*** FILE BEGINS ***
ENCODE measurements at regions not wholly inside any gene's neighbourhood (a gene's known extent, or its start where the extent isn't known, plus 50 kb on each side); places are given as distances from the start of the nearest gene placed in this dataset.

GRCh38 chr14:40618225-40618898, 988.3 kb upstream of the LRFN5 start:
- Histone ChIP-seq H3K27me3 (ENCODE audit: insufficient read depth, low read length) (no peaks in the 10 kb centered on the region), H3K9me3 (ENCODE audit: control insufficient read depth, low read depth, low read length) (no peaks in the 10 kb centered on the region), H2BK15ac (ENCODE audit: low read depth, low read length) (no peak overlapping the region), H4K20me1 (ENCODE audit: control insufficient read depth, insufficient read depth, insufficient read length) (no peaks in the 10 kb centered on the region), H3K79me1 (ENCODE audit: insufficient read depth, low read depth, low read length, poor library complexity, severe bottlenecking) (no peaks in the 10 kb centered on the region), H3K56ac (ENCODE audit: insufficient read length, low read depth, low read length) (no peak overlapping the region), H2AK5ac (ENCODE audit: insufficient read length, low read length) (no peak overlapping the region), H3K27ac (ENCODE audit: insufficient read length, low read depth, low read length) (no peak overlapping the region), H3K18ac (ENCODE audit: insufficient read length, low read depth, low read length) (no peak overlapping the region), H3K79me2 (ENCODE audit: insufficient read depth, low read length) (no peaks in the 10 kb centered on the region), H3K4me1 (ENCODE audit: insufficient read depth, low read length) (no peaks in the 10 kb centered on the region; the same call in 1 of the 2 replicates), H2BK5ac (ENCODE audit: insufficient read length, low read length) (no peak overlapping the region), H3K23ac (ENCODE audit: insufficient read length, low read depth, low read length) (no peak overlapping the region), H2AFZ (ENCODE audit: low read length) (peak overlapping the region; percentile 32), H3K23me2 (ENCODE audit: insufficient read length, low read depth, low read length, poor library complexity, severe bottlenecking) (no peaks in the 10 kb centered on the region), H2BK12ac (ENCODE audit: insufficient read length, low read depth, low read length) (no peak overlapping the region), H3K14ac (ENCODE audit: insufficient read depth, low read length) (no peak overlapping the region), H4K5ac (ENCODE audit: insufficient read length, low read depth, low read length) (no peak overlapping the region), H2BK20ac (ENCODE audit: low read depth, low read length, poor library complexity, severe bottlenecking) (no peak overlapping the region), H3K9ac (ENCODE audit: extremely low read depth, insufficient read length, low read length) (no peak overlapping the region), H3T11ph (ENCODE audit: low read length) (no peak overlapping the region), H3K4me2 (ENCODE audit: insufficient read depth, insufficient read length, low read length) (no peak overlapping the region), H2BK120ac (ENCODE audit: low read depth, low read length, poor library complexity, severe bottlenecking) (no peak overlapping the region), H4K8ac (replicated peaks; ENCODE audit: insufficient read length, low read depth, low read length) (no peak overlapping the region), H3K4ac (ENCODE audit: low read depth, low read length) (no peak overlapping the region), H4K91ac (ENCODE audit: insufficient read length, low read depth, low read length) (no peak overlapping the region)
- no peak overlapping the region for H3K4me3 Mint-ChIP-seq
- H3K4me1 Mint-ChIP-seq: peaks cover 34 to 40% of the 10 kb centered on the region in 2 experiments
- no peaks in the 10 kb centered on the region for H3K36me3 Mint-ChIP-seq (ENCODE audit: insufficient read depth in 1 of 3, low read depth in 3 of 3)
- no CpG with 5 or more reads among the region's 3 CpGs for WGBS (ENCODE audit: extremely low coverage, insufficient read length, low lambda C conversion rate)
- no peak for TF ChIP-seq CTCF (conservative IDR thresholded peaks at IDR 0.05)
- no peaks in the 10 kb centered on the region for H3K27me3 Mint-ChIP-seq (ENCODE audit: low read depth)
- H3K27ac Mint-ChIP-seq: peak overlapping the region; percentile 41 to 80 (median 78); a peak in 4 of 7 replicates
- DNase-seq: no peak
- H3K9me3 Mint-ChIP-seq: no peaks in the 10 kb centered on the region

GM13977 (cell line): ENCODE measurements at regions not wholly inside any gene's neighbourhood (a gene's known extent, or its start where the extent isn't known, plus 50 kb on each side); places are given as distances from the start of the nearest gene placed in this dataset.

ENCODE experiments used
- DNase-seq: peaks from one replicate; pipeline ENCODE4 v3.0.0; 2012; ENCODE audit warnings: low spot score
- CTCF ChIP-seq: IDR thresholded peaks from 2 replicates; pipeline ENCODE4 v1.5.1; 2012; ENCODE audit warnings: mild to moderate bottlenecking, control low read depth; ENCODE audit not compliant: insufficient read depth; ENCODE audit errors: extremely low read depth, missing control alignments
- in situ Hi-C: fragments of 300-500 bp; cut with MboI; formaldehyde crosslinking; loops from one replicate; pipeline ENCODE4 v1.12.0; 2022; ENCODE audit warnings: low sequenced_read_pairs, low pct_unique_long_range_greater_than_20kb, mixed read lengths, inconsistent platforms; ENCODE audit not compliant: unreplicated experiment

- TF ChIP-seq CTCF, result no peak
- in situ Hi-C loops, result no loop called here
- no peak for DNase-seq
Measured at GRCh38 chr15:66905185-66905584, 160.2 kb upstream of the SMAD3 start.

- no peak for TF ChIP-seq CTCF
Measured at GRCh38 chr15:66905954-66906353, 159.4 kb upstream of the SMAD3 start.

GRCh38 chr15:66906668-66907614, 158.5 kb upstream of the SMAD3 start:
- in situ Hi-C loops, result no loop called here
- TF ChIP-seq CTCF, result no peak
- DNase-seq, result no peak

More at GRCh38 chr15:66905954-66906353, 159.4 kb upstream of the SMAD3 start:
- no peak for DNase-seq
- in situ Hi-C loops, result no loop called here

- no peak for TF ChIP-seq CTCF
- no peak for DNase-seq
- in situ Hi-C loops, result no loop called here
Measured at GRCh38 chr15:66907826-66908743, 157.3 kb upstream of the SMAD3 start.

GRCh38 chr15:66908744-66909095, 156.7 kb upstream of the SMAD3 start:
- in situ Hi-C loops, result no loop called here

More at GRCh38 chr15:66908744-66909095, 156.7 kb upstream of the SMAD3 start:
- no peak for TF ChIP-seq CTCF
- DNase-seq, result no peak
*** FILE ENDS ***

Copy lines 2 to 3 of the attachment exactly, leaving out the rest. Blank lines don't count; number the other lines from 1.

GRCh38 chr14:40618225-40618898, 988.3 kb upstream of the LRFN5 start:
- Histone ChIP-seq H3K27me3 (ENCODE audit: insufficient read depth, low read length) (no peaks in the 10 kb centered on the region), H3K9me3 (ENCODE audit: control insufficient read depth, low read depth, low read length) (no peaks in the 10 kb centered on the region), H2BK15ac (ENCODE audit: low read depth, low read length) (no peak overlapping the region), H4K20me1 (ENCODE audit: control insufficient read depth, insufficient read depth, insufficient read length) (no peaks in the 10 kb centered on the region), H3K79me1 (ENCODE audit: insufficient read depth, low read depth, low read length, poor library complexity, severe bottlenecking) (no peaks in the 10 kb centered on the region), H3K56ac (ENCODE audit: insufficient read length, low read depth, low read length) (no peak overlapping the region), H2AK5ac (ENCODE audit: insufficient read length, low read length) (no peak overlapping the region), H3K27ac (ENCODE audit: insufficient read length, low read depth, low read length) (no peak overlapping the region), H3K18ac (ENCODE audit: insufficient read length, low read depth, low read length) (no peak overlapping the region), H3K79me2 (ENCODE audit: insufficient read depth, low read length) (no peaks in the 10 kb centered on the region), H3K4me1 (ENCODE audit: insufficient read depth, low read length) (no peaks in the 10 kb centered on the region; the same call in 1 of the 2 replicates), H2BK5ac (ENCODE audit: insufficient read length, low read length) (no peak overlapping the region), H3K23ac (ENCODE audit: insufficient read length, low read depth, low read length) (no peak overlapping the region), H2AFZ (ENCODE audit: low read length) (peak overlapping the region; percentile 32), H3K23me2 (ENCODE audit: insufficient read length, low read depth, low read length, poor library complexity, severe bottlenecking) (no peaks in the 10 kb centered on the region), H2BK12ac (ENCODE audit: insufficient read length, low read depth, low read length) (no peak overlapping the region), H3K14ac (ENCODE audit: insufficient read depth, low read length) (no peak overlapping the region), H4K5ac (ENCODE audit: insufficient read length, low read depth, low read length) (no peak overlapping the region), H2BK20ac (ENCODE audit: low read depth, low read length, poor library complexity, severe bottlenecking) (no peak overlapping the region), H3K9ac (ENCODE audit: extremely low read depth, insufficient read length, low read length) (no peak overlapping the region), H3T11ph (ENCODE audit: low read length) (no peak overlapping the region), H3K4me2 (ENCODE audit: insufficient read depth, insufficient read length, low read length) (no peak overlapping the region), H2BK120ac (ENCODE audit: low read depth, low read length, poor library complexity, severe bottlenecking) (no peak overlapping the region), H4K8ac (replicated peaks; ENCODE audit: insufficient read length, low read depth, low read length) (no peak overlapping the region), H3K4ac (ENCODE audit: low read depth, low read length) (no peak overlapping the region), H4K91ac (ENCODE audit: insufficient read length, low read depth, low read length) (no peak overlapping the region)